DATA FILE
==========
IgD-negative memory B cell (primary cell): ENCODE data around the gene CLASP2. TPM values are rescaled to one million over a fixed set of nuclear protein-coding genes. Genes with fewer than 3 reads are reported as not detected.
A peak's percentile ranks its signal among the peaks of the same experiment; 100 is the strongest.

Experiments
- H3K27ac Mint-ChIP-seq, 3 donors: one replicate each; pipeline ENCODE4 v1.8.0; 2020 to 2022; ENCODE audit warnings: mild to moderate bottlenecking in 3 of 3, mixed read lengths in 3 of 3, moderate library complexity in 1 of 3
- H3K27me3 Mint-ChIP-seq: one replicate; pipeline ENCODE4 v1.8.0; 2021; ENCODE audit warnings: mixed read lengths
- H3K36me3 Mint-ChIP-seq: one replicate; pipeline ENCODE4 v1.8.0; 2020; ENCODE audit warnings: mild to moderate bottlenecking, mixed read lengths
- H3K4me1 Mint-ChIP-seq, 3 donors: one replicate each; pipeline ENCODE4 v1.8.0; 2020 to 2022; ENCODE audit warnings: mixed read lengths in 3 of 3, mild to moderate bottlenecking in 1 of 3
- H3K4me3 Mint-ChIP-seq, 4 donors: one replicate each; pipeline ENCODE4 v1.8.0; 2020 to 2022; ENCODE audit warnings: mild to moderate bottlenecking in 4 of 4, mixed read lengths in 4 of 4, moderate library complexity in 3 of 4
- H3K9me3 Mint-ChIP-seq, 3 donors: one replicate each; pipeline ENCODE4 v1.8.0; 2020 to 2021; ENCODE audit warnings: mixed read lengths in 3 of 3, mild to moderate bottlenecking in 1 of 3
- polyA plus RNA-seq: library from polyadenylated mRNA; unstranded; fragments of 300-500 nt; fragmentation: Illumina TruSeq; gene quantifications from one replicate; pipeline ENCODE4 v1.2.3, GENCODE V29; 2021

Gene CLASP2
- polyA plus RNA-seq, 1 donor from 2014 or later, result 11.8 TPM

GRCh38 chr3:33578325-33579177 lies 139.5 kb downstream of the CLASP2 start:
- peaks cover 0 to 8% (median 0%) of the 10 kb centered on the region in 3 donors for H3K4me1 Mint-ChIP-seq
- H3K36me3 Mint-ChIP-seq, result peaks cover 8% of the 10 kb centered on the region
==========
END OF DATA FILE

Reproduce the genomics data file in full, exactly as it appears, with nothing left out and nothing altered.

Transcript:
IgD-negative memory B cell (primary cell): ENCODE data around the gene CLASP2. TPM values are rescaled to one million over a fixed set of nuclear protein-coding genes. Genes with fewer than 3 reads are reported as not detected.
A peak's percentile ranks its signal among the peaks of the same experiment; 100 is the strongest.

Experiments
- H3K27ac Mint-ChIP-seq, 3 donors: one replicate each; pipeline ENCODE4 v1.8.0; 2020 to 2022; ENCODE audit warnings: mild to moderate bottlenecking in 3 of 3, mixed read lengths in 3 of 3, moderate library complexity in 1 of 3
- H3K27me3 Mint-ChIP-seq: one replicate; pipeline ENCODE4 v1.8.0; 2021; ENCODE audit warnings: mixed read lengths
- H3K36me3 Mint-ChIP-seq: one replicate; pipeline ENCODE4 v1.8.0; 2020; ENCODE audit warnings: mild to moderate bottlenecking, mixed read lengths
- H3K4me1 Mint-ChIP-seq, 3 donors: one replicate each; pipeline ENCODE4 v1.8.0; 2020 to 2022; ENCODE audit warnings: mixed read lengths in 3 of 3, mild to moderate bottlenecking in 1 of 3
- H3K4me3 Mint-ChIP-seq, 4 donors: one replicate each; pipeline ENCODE4 v1.8.0; 2020 to 2022; ENCODE audit warnings: mild to moderate bottlenecking in 4 of 4, mixed read lengths in 4 of 4, moderate library complexity in 3 of 4
- H3K9me3 Mint-ChIP-seq, 3 donors: one replicate each; pipeline ENCODE4 v1.8.0; 2020 to 2021; ENCODE audit warnings: mixed read lengths in 3 of 3, mild to moderate bottlenecking in 1 of 3
- polyA plus RNA-seq: library from polyadenylated mRNA; unstranded; fragments of 300-500 nt; fragmentation: Illumina TruSeq; gene quantifications from one replicate; pipeline ENCODE4 v1.2.3, GENCODE V29; 2021

Gene CLASP2
- polyA plus RNA-seq, 1 donor from 2014 or later, result 11.8 TPM

GRCh38 chr3:33578325-33579177 lies 139.5 kb downstream of the CLASP2 start:
- peaks cover 0 to 8% (median 0%) of the 10 kb centered on the region in 3 donors for H3K4me1 Mint-ChIP-seq
- H3K36me3 Mint-ChIP-seq, result peaks cover 8% of the 10 kb centered on the region